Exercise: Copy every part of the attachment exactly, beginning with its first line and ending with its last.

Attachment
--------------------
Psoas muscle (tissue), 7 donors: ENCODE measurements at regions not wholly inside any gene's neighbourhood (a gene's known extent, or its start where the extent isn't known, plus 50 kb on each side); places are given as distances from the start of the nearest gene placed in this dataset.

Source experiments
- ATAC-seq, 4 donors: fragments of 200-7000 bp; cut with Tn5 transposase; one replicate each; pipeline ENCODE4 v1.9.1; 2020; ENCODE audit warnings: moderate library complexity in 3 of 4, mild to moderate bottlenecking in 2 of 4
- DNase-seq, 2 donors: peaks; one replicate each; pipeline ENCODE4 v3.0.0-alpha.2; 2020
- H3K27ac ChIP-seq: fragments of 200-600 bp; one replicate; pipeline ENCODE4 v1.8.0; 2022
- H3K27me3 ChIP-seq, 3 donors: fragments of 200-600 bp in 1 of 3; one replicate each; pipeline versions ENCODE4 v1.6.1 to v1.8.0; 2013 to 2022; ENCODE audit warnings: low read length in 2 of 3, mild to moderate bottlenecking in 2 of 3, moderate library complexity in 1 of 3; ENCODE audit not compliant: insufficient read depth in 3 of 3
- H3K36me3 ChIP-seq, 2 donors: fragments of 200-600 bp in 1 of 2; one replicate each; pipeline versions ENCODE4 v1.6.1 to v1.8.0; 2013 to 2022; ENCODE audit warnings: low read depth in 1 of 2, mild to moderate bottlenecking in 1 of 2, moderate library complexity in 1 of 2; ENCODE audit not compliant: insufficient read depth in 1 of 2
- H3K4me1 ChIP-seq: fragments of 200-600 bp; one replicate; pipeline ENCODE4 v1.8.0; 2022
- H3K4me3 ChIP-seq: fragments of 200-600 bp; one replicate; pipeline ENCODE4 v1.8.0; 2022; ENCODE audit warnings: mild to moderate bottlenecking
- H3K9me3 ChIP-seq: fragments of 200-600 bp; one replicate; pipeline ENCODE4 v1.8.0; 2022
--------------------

Psoas muscle (tissue), 7 donors: ENCODE measurements at regions not wholly inside any gene's neighbourhood (a gene's known extent, or its start where the extent isn't known, plus 50 kb on each side); places are given as distances from the start of the nearest gene placed in this dataset.

Source experiments
- ATAC-seq, 4 donors: fragments of 200-7000 bp; cut with Tn5 transposase; one replicate each; pipeline ENCODE4 v1.9.1; 2020; ENCODE audit warnings: moderate library complexity in 3 of 4, mild to moderate bottlenecking in 2 of 4
- DNase-seq, 2 donors: peaks; one replicate each; pipeline ENCODE4 v3.0.0-alpha.2; 2020
- H3K27ac ChIP-seq: fragments of 200-600 bp; one replicate; pipeline ENCODE4 v1.8.0; 2022
- H3K27me3 ChIP-seq, 3 donors: fragments of 200-600 bp in 1 of 3; one replicate each; pipeline versions ENCODE4 v1.6.1 to v1.8.0; 2013 to 2022; ENCODE audit warnings: low read length in 2 of 3, mild to moderate bottlenecking in 2 of 3, moderate library complexity in 1 of 3; ENCODE audit not compliant: insufficient read depth in 3 of 3
- H3K36me3 ChIP-seq, 2 donors: fragments of 200-600 bp in 1 of 2; one replicate each; pipeline versions ENCODE4 v1.6.1 to v1.8.0; 2013 to 2022; ENCODE audit warnings: low read depth in 1 of 2, mild to moderate bottlenecking in 1 of 2, moderate library complexity in 1 of 2; ENCODE audit not compliant: insufficient read depth in 1 of 2
- H3K4me1 ChIP-seq: fragments of 200-600 bp; one replicate; pipeline ENCODE4 v1.8.0; 2022
- H3K4me3 ChIP-seq: fragments of 200-600 bp; one replicate; pipeline ENCODE4 v1.8.0; 2022; ENCODE audit warnings: mild to moderate bottlenecking
- H3K9me3 ChIP-seq: fragments of 200-600 bp; one replicate; pipeline ENCODE4 v1.8.0; 2022